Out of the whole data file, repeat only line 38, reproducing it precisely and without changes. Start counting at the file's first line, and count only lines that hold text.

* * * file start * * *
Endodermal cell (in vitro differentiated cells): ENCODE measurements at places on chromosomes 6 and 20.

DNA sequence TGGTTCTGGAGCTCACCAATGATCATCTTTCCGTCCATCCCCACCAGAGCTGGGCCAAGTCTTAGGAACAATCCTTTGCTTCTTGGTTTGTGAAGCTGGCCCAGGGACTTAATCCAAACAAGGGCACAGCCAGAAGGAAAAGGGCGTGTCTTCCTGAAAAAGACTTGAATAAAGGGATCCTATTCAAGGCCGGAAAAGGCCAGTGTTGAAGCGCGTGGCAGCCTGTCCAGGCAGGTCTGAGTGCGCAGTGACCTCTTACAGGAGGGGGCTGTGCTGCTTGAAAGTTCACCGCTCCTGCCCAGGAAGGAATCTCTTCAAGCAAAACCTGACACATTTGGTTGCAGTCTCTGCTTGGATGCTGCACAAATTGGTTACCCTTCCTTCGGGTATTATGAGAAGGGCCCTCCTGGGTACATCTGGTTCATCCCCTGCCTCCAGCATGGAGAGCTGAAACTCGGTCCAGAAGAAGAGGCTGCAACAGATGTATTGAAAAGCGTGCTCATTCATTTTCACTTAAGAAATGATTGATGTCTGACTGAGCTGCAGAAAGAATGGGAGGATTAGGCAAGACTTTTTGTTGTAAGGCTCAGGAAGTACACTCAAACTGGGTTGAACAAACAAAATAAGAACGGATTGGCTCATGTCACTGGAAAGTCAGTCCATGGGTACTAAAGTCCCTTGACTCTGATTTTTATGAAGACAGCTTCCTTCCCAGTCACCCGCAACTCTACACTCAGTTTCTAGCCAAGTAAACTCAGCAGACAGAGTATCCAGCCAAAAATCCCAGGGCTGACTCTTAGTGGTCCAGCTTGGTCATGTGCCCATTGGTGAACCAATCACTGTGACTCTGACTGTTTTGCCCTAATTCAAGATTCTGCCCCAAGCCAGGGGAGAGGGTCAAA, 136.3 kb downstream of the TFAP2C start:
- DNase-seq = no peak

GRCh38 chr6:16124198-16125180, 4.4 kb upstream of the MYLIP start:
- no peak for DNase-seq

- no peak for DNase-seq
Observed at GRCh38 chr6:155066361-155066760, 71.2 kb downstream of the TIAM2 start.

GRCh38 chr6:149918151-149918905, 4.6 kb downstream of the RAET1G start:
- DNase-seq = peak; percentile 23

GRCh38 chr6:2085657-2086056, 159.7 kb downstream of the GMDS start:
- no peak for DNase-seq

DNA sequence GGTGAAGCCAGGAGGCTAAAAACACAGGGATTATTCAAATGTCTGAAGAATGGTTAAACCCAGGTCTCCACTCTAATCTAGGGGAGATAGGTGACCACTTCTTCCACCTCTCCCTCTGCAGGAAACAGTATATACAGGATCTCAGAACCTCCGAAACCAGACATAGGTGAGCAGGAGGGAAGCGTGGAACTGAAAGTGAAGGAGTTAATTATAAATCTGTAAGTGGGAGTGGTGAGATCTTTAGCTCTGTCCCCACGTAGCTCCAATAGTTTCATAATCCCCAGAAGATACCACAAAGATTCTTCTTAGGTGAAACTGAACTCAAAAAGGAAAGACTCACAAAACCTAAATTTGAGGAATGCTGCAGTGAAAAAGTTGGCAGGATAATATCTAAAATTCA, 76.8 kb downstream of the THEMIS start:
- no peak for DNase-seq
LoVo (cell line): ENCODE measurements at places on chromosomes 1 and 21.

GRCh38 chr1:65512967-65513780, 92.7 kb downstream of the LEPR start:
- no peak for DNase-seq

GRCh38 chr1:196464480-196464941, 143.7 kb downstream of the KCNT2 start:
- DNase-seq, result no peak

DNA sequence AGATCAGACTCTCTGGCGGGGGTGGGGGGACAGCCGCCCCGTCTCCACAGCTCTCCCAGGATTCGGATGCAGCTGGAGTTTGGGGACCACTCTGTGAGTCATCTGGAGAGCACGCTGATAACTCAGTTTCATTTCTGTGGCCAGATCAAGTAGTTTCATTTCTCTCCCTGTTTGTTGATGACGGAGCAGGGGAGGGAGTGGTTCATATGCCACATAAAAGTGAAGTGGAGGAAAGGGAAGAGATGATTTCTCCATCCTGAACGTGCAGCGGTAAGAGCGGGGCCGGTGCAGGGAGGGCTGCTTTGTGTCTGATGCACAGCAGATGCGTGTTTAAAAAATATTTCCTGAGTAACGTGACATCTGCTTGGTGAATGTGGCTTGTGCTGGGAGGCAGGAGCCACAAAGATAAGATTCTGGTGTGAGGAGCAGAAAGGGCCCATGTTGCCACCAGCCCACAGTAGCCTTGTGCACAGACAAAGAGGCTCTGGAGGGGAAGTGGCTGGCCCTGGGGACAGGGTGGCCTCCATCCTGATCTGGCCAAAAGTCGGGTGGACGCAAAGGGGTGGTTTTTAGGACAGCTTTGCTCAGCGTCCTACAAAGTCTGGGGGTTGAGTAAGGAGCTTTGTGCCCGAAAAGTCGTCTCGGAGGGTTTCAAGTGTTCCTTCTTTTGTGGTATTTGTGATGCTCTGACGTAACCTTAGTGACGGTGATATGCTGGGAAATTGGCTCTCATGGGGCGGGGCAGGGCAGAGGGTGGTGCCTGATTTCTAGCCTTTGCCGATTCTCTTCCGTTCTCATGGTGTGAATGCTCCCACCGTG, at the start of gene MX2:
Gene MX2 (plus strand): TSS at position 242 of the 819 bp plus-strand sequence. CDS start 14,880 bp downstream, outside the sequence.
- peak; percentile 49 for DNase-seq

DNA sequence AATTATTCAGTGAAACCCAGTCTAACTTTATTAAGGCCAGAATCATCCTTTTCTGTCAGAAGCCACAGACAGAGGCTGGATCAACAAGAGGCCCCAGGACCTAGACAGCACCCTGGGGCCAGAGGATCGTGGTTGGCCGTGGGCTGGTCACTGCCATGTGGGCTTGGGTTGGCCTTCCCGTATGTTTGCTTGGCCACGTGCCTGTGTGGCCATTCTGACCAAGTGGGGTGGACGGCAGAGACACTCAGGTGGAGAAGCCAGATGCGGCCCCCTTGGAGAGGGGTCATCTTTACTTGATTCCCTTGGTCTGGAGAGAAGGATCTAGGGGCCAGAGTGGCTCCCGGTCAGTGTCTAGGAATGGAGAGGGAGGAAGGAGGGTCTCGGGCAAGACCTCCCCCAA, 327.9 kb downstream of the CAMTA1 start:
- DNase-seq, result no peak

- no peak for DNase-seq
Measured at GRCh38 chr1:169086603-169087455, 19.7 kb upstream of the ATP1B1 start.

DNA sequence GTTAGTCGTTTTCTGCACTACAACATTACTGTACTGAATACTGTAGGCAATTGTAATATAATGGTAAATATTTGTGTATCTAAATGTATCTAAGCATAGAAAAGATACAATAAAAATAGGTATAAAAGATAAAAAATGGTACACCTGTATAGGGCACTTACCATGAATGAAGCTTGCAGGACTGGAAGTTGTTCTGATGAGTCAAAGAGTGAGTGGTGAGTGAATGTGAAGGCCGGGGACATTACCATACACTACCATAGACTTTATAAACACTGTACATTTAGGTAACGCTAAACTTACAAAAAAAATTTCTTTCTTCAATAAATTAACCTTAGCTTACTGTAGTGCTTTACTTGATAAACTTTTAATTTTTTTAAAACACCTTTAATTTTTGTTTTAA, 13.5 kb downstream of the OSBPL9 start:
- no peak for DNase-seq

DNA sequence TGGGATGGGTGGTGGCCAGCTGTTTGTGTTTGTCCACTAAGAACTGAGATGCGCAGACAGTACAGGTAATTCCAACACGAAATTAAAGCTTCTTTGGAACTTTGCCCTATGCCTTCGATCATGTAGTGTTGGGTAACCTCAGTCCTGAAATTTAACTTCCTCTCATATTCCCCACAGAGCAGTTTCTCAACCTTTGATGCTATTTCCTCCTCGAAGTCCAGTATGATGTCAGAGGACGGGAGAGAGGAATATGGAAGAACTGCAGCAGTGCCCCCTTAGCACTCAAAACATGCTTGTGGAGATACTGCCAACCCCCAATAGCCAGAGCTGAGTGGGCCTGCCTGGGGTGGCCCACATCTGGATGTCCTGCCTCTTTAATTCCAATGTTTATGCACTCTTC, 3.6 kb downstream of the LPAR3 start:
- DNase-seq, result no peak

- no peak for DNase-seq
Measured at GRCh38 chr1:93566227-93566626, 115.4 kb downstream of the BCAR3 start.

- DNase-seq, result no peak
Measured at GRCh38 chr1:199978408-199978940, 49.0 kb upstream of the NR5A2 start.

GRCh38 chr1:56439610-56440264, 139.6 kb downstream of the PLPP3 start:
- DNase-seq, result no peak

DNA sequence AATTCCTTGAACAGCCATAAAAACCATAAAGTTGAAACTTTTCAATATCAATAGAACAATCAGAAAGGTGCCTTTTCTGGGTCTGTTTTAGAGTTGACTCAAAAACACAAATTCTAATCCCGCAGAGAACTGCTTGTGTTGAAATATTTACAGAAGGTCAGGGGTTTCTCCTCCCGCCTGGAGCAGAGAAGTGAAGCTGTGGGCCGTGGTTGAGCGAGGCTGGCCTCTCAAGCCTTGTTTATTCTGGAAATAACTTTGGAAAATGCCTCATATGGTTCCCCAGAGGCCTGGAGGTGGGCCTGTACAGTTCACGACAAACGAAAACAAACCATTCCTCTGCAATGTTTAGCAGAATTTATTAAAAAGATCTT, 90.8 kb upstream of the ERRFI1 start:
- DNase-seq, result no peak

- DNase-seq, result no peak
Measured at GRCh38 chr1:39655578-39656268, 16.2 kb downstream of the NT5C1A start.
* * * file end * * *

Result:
- DNase-seq, result no peak